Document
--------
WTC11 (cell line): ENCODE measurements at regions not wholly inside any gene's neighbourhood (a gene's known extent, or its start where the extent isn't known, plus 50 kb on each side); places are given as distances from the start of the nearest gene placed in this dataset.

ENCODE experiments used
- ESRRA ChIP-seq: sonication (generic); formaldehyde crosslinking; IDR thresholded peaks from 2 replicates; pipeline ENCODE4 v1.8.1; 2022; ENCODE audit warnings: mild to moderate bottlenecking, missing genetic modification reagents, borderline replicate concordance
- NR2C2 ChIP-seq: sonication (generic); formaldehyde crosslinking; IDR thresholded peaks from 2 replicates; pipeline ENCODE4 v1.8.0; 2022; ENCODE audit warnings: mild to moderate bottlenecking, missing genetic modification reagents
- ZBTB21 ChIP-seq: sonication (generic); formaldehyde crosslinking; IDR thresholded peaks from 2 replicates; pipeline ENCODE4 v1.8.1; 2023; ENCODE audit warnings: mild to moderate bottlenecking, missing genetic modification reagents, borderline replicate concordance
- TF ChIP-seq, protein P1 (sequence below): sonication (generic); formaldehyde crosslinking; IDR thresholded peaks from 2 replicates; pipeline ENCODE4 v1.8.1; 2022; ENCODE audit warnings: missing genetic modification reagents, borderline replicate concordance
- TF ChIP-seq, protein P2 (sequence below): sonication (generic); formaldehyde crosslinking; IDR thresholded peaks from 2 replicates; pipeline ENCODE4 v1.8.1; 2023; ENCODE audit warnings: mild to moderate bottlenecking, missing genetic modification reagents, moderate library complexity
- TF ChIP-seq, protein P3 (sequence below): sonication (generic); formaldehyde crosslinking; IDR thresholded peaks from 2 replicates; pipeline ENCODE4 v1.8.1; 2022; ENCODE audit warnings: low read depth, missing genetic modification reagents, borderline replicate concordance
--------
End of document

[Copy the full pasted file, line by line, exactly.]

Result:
WTC11 (cell line): ENCODE measurements at regions not wholly inside any gene's neighbourhood (a gene's known extent, or its start where the extent isn't known, plus 50 kb on each side); places are given as distances from the start of the nearest gene placed in this dataset.

ENCODE experiments used
- ESRRA ChIP-seq: sonication (generic); formaldehyde crosslinking; IDR thresholded peaks from 2 replicates; pipeline ENCODE4 v1.8.1; 2022; ENCODE audit warnings: mild to moderate bottlenecking, missing genetic modification reagents, borderline replicate concordance
- NR2C2 ChIP-seq: sonication (generic); formaldehyde crosslinking; IDR thresholded peaks from 2 replicates; pipeline ENCODE4 v1.8.0; 2022; ENCODE audit warnings: mild to moderate bottlenecking, missing genetic modification reagents
- ZBTB21 ChIP-seq: sonication (generic); formaldehyde crosslinking; IDR thresholded peaks from 2 replicates; pipeline ENCODE4 v1.8.1; 2023; ENCODE audit warnings: mild to moderate bottlenecking, missing genetic modification reagents, borderline replicate concordance
- TF ChIP-seq, protein P1 (sequence below): sonication (generic); formaldehyde crosslinking; IDR thresholded peaks from 2 replicates; pipeline ENCODE4 v1.8.1; 2022; ENCODE audit warnings: missing genetic modification reagents, borderline replicate concordance
- TF ChIP-seq, protein P2 (sequence below): sonication (generic); formaldehyde crosslinking; IDR thresholded peaks from 2 replicates; pipeline ENCODE4 v1.8.1; 2023; ENCODE audit warnings: mild to moderate bottlenecking, missing genetic modification reagents, moderate library complexity
- TF ChIP-seq, protein P3 (sequence below): sonication (generic); formaldehyde crosslinking; IDR thresholded peaks from 2 replicates; pipeline ENCODE4 v1.8.1; 2022; ENCODE audit warnings: low read depth, missing genetic modification reagents, borderline replicate concordance